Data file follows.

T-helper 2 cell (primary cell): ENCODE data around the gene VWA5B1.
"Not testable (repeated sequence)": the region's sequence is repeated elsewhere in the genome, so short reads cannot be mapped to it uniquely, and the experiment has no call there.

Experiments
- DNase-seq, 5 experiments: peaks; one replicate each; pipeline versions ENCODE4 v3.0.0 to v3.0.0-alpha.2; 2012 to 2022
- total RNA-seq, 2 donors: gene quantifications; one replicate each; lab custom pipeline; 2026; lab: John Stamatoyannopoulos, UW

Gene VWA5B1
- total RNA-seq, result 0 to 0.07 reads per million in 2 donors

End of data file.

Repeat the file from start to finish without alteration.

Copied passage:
T-helper 2 cell (primary cell): ENCODE data around the gene VWA5B1.
"Not testable (repeated sequence)": the region's sequence is repeated elsewhere in the genome, so short reads cannot be mapped to it uniquely, and the experiment has no call there.

Experiments
- DNase-seq, 5 experiments: peaks; one replicate each; pipeline versions ENCODE4 v3.0.0 to v3.0.0-alpha.2; 2012 to 2022
- total RNA-seq, 2 donors: gene quantifications; one replicate each; lab custom pipeline; 2026; lab: John Stamatoyannopoulos, UW

Gene VWA5B1
- total RNA-seq, result 0 to 0.07 reads per million in 2 donors